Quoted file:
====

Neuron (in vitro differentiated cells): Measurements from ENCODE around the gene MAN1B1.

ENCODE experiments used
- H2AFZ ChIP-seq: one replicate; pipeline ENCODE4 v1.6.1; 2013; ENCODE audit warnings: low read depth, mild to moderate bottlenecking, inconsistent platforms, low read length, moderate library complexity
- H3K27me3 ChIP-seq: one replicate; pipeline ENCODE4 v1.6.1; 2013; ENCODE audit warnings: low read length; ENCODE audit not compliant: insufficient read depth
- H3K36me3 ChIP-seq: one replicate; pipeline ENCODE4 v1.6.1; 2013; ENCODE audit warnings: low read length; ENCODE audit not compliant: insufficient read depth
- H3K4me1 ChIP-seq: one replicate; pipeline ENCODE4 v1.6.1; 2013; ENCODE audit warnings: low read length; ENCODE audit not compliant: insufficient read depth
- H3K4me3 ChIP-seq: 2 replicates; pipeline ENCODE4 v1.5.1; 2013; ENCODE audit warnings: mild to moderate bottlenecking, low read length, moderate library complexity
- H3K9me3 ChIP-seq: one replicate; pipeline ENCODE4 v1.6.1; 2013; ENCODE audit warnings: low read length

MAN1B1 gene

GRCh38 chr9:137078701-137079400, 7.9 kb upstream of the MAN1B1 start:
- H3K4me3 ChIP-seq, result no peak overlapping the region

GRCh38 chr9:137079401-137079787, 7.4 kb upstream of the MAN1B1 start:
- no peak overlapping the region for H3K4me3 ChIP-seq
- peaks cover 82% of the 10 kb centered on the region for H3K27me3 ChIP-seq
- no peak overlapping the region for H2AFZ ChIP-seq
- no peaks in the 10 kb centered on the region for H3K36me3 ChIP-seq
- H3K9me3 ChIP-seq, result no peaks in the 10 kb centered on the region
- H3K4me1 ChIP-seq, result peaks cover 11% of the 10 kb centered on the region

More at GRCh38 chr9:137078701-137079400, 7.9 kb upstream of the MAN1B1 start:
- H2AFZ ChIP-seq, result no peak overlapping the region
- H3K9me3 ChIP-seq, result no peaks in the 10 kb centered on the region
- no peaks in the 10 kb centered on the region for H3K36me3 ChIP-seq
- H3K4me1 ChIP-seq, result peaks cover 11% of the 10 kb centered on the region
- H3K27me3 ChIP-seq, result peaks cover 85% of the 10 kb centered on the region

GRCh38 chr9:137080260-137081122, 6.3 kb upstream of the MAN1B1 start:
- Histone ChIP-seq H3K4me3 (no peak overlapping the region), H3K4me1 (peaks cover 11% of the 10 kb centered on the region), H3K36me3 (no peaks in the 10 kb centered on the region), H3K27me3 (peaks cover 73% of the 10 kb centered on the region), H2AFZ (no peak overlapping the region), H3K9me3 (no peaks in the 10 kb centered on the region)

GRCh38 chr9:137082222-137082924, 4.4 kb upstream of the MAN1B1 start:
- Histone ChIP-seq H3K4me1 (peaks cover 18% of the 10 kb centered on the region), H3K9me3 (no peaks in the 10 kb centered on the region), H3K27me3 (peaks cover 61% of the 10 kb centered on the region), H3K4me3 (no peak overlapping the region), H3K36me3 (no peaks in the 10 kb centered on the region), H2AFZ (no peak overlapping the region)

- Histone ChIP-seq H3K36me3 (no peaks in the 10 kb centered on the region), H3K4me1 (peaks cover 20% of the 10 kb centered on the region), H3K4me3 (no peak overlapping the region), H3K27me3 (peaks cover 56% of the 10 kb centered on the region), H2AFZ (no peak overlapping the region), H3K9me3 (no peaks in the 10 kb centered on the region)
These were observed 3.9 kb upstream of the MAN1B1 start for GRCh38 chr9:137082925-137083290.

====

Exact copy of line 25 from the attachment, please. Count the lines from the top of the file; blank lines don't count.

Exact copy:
GRCh38 chr9:137080260-137081122, 6.3 kb upstream of the MAN1B1 start: